All right! After rounds of applications, interviewing, and your very best professional behavior, you have a job offer. The company liked it, and now they want to put a ring on it. How you react to this offer can really set the tone for your tenure as the newest employee of a corporation.
1 . Say thank you.
Even though you’ve already sent a thank-you note to everyone whose inbox you touched through this hiring process (you have sent those notes, right?), you still need to thank whoever is extending you the offer. It could be your new manager or it could be a Human Resources hiring specialist you’ll never see again, except at company-wide pizza parties. Regardless, extend a hearty “thanks,” and be sure to tell them how excited you are about discussing the offer further.
2 . If it’s not in writing, get a paper trail.
Some companies like the personal touch of calling candidates to extend an offer. This is usually followed by a confirmation email or letter, but it’s on you to make sure that step is forthcoming. It can be as easy as saying, “Great, thanks so much! Will you be sending me the details and next steps in an email?” That way, you have all the necessary details after you start to come down from the I got the job euphoria.
3 . Make sure you understand the timeline.
It’s okay to ask how long you have to give a final answer. You don’t win anything for responding in record time, and employers expect that there will be some negotiation happening. If the answer is that you need to answer immediately, that’s not a great sign—a day or two is a very reasonable request for making such a big decision.
4 . Get ready to negotiate.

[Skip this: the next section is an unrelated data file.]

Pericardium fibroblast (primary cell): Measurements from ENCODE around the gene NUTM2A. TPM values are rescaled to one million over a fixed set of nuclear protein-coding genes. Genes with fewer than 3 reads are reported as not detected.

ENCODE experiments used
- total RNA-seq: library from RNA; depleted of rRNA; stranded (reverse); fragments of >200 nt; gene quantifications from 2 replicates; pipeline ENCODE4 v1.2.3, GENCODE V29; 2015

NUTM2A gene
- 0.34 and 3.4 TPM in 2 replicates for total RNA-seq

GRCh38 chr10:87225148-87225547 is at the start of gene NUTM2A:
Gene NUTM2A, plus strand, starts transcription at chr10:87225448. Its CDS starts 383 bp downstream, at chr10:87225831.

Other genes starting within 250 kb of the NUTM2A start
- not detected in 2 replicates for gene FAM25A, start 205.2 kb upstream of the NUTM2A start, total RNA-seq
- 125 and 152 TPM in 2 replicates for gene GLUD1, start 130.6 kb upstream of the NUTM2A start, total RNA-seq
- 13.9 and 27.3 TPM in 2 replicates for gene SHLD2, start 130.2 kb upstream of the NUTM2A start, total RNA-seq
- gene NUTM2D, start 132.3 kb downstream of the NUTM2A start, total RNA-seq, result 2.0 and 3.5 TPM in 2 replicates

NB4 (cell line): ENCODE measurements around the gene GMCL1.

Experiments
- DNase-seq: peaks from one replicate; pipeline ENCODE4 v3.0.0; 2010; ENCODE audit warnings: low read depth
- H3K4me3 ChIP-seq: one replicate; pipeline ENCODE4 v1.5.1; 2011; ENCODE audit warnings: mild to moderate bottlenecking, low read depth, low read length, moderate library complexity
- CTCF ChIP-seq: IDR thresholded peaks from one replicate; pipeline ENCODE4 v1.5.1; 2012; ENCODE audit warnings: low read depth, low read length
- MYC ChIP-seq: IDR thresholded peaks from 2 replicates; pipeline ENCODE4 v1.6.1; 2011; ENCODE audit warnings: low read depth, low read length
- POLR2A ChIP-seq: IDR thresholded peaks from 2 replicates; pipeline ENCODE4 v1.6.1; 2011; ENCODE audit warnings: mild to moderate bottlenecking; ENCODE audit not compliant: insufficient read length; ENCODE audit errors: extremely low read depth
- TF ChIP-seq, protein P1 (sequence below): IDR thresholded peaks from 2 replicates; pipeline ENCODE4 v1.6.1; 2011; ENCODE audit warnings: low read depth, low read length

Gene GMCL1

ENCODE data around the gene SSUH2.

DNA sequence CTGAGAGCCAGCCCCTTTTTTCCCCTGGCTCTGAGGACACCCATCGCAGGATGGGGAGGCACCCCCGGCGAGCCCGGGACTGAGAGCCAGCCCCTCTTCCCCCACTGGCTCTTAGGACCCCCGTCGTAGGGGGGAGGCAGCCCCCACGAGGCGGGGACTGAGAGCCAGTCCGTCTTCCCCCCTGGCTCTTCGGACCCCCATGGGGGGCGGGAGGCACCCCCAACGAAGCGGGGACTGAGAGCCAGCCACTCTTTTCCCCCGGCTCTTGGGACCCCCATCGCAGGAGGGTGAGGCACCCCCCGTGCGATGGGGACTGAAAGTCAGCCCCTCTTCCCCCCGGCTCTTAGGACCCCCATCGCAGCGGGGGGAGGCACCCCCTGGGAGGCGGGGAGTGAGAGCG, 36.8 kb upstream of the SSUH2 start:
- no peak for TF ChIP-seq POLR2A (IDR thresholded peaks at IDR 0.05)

Once you have the details about salary, benefits, and job description, decide whether they work for you. You may or may not be successful depending on what you’re asking and what the company can give, but having realistic asks ready to go will help keep things moving.
5 . Once you’re ready to say yes, make sure all details are clear.
Reiterate (in writing if possible—remember the paper trail) the details of the offer, including salary, start date, and any points that you negotiated. From a legal standpoint, it makes everything clear, but that doesn’t mean you should see this as an adversarial thing where you’re likely to see your new employer in court someday. Really, it’s just as much for your own benefit, to make sure you have everything straight in your own head. That way, there are no nasty surprises on day one.
6 . After you say yes, start asking transition questions.
Is there an orientation for new employees? Do you need to fill any paperwork out before you start? Can you get your million dollar signing bonus in gold coins? (That one’s assuming the negotiation went really well.) It shows that you’re already a fully engaged employee, and it will keep you excited for your new start as you prepare to say goodbye to your current job.
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